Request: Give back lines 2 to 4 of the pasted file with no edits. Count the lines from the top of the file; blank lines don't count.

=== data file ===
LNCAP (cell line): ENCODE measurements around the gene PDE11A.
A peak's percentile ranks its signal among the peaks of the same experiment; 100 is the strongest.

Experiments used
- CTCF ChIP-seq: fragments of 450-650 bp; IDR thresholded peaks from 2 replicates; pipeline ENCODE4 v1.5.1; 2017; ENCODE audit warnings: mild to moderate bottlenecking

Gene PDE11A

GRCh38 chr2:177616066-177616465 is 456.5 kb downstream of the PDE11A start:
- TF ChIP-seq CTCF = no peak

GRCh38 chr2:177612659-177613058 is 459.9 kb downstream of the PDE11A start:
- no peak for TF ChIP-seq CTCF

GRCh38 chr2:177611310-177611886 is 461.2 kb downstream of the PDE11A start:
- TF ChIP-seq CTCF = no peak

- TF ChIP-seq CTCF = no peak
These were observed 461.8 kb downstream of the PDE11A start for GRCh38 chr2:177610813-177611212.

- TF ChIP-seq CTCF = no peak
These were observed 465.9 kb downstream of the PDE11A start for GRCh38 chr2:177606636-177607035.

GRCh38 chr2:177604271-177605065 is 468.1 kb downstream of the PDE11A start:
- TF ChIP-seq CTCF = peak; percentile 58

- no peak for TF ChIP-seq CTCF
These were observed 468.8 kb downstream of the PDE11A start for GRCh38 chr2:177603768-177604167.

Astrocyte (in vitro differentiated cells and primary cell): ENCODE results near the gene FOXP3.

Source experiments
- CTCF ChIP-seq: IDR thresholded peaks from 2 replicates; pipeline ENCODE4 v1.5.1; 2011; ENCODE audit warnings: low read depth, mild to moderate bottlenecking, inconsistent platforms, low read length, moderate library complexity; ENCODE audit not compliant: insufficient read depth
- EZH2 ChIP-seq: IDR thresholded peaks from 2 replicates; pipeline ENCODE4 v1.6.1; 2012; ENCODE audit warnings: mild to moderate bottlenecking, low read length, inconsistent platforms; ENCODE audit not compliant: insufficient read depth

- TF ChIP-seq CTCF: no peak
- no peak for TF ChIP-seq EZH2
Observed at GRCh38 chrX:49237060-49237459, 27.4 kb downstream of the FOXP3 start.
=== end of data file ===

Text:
A peak's percentile ranks its signal among the peaks of the same experiment; 100 is the strongest.

Experiments used
- CTCF ChIP-seq: fragments of 450-650 bp; IDR thresholded peaks from 2 replicates; pipeline ENCODE4 v1.5.1; 2017; ENCODE audit warnings: mild to moderate bottlenecking